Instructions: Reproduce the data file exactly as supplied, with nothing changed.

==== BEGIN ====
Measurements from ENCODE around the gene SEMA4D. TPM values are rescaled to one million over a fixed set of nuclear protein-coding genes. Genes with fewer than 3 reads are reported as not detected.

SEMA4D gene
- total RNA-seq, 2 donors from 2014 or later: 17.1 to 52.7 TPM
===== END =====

Measurements from ENCODE around the gene SEMA4D. TPM values are rescaled to one million over a fixed set of nuclear protein-coding genes. Genes with fewer than 3 reads are reported as not detected.

SEMA4D gene
- total RNA-seq, 2 donors from 2014 or later: 17.1 to 52.7 TPM